Sustainability and eco design are now common place in todays built environment, yet how appropriate is our level of understanding and relationship with natural and bioclimatic conditions necessary to address climate change?

9780691169736-us-300Design for Climate, Bioclimatic Approach to Architecture Regionalism by Victor Olgyay originally published in 1962/3 has been recently updated with new essays and insights on climate change and design.

Today, even though we may have far greater understanding of climatology and potential solutions, we still strive to understand how built environment design will influence the drive to cap global warming to 1.5 deg c. The core teachings and messages in Design for Climate remain just as relevant, and indeed perhaps far more so.

The original book is populated with wonderful pen-drawn climatic and bioclimatic charts and illustrations that pull the reader in to discover more. Sadly, much of the data, charts and methodologies included within the book would now be included within BIM environmental modules, even on smart phones, based on algorithms, and possibly applied without in-depth knowledge of for example sun path diagrams and insolation affects.

I say sadly, as we have perhaps lost that connection and innate understanding of the natural climatic conditions pertaining to the individual places in which we build.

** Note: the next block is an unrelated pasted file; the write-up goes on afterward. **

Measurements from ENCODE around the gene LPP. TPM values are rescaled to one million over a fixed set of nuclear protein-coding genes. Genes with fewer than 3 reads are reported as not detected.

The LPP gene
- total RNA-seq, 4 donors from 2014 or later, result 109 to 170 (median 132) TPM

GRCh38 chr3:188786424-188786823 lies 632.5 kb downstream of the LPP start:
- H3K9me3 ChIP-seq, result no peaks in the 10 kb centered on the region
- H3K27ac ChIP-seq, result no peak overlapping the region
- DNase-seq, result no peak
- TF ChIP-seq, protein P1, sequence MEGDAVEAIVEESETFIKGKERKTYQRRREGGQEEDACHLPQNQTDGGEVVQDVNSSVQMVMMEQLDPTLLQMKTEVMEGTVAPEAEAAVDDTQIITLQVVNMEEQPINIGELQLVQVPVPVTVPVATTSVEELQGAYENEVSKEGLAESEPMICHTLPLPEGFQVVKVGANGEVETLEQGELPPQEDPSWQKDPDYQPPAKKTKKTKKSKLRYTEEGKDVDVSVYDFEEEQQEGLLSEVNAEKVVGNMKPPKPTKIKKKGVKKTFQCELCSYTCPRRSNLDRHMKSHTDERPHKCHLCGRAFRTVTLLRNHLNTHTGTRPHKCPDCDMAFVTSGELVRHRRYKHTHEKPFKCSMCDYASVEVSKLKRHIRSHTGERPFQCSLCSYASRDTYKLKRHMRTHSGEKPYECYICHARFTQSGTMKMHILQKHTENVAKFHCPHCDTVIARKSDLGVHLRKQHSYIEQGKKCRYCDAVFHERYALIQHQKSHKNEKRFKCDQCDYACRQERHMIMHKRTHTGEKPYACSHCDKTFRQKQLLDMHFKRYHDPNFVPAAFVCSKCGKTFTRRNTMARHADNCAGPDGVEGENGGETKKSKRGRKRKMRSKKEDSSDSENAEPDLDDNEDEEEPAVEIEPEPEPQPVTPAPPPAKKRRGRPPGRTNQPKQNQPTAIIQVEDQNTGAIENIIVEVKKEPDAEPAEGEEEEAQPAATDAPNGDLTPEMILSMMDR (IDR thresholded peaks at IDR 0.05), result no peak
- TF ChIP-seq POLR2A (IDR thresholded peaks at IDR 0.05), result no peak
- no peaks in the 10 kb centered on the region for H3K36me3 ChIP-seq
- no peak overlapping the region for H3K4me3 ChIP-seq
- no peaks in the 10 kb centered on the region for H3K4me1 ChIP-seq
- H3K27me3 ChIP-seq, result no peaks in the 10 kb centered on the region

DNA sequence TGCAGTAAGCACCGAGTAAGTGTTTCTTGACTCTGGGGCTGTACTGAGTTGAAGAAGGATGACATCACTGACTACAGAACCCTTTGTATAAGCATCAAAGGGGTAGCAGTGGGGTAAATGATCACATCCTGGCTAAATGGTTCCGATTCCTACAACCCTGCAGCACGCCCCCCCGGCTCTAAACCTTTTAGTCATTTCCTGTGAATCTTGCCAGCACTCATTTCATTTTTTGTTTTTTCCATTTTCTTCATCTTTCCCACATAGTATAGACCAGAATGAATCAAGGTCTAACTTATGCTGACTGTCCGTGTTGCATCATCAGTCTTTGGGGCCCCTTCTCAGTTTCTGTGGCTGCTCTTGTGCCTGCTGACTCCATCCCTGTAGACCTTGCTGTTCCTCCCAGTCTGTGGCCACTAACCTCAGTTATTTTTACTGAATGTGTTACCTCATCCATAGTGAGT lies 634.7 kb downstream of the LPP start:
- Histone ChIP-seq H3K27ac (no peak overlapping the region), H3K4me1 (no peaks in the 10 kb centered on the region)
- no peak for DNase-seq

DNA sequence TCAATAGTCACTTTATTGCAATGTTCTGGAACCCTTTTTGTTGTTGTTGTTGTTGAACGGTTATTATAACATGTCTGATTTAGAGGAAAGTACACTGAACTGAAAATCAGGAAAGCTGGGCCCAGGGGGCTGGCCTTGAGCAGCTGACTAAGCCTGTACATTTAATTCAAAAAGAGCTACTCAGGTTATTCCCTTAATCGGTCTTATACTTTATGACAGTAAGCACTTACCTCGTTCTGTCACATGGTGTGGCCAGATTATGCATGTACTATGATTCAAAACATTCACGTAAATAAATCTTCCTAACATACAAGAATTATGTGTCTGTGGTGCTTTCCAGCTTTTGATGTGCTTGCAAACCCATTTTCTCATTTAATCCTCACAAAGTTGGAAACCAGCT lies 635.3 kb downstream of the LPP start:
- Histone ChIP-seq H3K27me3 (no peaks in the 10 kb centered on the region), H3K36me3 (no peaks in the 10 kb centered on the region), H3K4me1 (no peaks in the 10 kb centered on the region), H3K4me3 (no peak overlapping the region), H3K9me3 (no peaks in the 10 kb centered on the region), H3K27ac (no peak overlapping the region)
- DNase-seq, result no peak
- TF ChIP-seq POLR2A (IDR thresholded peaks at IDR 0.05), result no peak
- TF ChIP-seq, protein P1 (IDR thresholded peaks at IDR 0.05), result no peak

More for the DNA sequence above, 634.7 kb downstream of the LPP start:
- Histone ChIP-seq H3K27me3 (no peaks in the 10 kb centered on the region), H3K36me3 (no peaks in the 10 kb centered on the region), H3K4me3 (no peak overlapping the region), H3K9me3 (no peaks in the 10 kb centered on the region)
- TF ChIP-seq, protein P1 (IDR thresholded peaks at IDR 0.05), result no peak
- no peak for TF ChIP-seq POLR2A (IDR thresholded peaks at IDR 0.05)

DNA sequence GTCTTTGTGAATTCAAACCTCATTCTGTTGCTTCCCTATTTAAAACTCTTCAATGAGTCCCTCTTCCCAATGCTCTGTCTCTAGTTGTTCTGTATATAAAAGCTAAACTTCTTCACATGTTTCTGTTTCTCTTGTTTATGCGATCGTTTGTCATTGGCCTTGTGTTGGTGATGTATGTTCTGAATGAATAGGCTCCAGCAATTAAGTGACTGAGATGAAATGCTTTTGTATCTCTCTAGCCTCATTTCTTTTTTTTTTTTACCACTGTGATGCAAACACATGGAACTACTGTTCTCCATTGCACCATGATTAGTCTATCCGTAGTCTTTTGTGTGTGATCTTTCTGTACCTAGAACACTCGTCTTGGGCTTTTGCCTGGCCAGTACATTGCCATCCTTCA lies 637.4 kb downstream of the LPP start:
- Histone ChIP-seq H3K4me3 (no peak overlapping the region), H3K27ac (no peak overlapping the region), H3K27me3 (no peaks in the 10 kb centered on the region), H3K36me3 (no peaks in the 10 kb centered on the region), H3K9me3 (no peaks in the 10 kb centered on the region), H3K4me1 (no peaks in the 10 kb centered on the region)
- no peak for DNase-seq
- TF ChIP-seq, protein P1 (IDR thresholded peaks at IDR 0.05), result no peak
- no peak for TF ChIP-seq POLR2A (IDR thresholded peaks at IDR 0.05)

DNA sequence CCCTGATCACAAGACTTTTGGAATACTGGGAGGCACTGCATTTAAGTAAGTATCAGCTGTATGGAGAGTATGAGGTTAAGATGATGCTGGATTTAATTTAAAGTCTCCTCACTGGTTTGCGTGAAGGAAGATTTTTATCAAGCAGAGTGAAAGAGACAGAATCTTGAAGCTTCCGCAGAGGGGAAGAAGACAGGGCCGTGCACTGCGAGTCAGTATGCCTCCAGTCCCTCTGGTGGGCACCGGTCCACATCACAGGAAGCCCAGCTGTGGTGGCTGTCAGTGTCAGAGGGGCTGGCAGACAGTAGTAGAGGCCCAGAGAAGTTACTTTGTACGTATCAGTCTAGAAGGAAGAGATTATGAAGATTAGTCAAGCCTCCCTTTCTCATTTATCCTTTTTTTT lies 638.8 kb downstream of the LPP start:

Considering that the original edition would have been conceived, researched and produced without the use of computers and the internet, the meteorology, climatology and biological data incorporated into Design for Climate are outstanding.

There are a number of areas in the book, both within the original text and in the new prefaces that resonate with where I am in my sustainability research, practice and thinking for FutuREstorative.

For example there is a resonance with the Living Building Challenge philosophy, and of the flower metaphor for buildings rooted in place, harvesting all energy and water whilst being adapted to climate and site. Words which would not have been out of place within Olgyays text and charts.

Within the new preface, Victor W Olgyay describes how the very local bioclimatic conditions at Limone, Lake Garda, have given rise to very specific architecture, something that Living Building Challenge students on the annual Regeneration design competition, held nearby in Dro, take into account as they prepare designs for local municipal buildings along Living Building Challenge principles.